Long Drive champ shows Phil Mickelson a secret swing hack for more speed

player in backswing

This swing hack can give anyone—even Phil Mickelson—more speed.

Phil Mickelson has made it a priority in recent years to gain speed — or hit “bombs,” as he puts it. One of the ways he set about doing that was using his lower body more effectively.

“When I did biomechanics study of my swing, my legs were inactive. I had great hand power, great arm speed, but my legs were nothing,” Mickelson says.

Implementing more jump and rotation in his legs and hips is something he’s talked about before, and he continues to work on it. That’s what prompted this interesting discussion with reigning World Long Drive Champ Kyle Berkshire, in this insightful Callaway Golf Instruction video.

“How do you hit such hellacious seeds?” Phil asks.

Berkshire responded with a rather interesting swing hack.

Berkshire was only 190 pounds when he won the World Long Drive Championships, so he needed to use all of his weight to maximum effect. He did this by creating a rocking motion at setup, which helped use momentum to get all his weight behind the ball. Some changes in his physique means he doesn’t need to use that exact move anymore, so instead he’s come up with a different one.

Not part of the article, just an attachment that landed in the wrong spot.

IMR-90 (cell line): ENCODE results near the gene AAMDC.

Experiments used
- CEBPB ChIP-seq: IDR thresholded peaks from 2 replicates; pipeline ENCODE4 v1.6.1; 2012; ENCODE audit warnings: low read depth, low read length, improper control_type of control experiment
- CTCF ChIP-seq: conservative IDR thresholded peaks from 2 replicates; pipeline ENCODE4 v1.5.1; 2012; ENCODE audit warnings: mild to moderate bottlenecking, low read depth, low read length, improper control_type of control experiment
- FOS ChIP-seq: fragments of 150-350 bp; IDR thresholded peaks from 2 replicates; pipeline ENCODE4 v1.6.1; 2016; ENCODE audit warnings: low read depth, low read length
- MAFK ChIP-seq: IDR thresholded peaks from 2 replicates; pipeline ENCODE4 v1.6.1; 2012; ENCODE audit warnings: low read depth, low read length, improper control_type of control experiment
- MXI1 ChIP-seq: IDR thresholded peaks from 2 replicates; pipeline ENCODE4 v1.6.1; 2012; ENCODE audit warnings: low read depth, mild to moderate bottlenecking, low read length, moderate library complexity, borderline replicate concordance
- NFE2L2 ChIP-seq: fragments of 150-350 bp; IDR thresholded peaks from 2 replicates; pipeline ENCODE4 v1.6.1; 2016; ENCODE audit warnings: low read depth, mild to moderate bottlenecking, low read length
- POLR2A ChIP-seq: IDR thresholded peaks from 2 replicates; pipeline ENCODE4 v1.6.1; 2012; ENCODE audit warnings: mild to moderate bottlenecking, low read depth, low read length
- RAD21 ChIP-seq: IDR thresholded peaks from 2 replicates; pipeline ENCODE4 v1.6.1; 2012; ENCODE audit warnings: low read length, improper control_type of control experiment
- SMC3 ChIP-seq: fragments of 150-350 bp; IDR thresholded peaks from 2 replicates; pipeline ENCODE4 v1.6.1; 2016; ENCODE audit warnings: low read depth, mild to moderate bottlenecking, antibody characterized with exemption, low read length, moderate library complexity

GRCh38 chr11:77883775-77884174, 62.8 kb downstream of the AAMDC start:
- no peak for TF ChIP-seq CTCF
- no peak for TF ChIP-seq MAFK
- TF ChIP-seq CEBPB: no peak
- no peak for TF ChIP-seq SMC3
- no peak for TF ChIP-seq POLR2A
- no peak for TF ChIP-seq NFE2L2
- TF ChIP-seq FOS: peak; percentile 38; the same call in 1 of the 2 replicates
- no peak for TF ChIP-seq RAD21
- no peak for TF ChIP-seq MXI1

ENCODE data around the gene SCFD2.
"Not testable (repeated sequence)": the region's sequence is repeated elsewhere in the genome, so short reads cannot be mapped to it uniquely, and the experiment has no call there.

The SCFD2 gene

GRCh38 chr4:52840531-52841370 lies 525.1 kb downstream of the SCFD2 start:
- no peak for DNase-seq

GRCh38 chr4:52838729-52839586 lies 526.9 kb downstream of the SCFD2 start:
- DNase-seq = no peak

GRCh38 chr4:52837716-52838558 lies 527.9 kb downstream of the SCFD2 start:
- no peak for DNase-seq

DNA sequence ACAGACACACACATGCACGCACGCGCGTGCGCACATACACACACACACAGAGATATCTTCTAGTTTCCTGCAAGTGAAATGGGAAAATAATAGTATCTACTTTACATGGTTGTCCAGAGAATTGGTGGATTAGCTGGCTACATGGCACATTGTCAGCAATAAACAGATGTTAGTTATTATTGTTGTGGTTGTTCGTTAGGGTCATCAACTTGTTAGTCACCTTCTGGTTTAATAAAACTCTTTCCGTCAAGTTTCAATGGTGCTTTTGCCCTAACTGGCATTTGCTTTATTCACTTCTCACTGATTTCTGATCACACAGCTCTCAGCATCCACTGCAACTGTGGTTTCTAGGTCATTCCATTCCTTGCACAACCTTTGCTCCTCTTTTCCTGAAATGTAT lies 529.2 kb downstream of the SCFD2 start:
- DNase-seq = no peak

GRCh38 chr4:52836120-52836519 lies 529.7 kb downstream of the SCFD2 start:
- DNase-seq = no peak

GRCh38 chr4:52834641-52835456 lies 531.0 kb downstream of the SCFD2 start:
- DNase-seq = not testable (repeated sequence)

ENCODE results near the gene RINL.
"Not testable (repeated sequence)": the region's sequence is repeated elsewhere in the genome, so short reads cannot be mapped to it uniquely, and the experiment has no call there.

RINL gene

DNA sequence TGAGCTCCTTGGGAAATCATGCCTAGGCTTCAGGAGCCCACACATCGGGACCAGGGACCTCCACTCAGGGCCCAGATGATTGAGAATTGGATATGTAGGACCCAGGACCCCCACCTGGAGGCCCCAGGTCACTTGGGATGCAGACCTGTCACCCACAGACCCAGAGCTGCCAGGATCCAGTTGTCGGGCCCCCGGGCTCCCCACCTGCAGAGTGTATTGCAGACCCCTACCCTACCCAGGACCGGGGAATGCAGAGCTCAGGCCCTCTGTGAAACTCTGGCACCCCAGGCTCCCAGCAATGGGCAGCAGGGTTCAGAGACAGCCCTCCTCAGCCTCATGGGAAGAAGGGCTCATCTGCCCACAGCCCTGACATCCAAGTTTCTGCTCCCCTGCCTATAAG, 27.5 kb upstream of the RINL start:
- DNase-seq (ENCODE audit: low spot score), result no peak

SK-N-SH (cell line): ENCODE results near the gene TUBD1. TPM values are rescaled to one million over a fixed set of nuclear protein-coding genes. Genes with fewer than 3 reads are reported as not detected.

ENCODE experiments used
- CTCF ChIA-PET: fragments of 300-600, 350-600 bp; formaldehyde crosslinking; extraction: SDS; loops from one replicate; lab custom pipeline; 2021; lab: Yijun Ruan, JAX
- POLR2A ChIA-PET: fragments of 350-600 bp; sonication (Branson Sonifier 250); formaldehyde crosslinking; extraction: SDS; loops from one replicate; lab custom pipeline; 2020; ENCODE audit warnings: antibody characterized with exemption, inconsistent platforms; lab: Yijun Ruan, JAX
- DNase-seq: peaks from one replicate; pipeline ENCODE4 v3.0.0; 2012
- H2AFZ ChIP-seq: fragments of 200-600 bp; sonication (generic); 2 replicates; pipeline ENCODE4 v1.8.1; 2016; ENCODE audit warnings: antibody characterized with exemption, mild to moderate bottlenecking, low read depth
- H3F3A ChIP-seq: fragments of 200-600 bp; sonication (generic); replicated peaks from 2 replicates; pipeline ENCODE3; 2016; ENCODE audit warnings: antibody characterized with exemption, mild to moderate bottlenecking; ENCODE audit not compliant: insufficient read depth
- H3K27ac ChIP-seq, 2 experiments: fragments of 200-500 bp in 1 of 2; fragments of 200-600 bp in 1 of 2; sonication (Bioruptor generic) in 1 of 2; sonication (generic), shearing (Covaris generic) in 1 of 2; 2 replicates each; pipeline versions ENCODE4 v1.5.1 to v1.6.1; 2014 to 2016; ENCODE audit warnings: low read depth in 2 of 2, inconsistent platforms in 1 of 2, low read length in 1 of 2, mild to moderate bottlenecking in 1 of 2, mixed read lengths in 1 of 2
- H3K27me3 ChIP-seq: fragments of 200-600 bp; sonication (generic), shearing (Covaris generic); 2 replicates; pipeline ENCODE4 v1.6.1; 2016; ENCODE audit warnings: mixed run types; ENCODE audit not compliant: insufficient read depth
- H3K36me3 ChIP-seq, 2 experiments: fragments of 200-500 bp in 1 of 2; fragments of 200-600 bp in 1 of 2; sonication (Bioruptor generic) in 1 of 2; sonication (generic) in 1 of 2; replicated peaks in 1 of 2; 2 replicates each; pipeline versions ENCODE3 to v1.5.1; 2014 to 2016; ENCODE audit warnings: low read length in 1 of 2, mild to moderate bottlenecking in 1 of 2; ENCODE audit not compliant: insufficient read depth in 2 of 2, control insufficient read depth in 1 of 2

First, he pushes down into the ground with his lead leg, bending the knee as a result.

Then, he pushes back off it by straightening his lead leg and immediately starts his swing.

It’s a subtle move but an important one. That little push off his lead leg helps propel all his weight behind the ball as he makes his backswing turn, allowing him to generate maximum power and hit those “hellacious seeds” Mickelson was asking him about.

Watch the full video below for more:

generic profile image

Luke Kerr-Dineen

Golf.com Contributor

Luke Kerr-Dineen is an English-American who oversees instruction and other service content across all of GOLF’s multimedia platforms. An alumni of the International Junior Golf Academy and the University of South Carolina–Beaufort golf team, where he helped them to No. 1 in the national NAIA rankings, Luke moved to New York in 2012 to pursue his Masters degree in Journalism and Media from Columbia University. Following graduation, he spent two years as a digital editor at Golf Digest before spending three years at USA Today.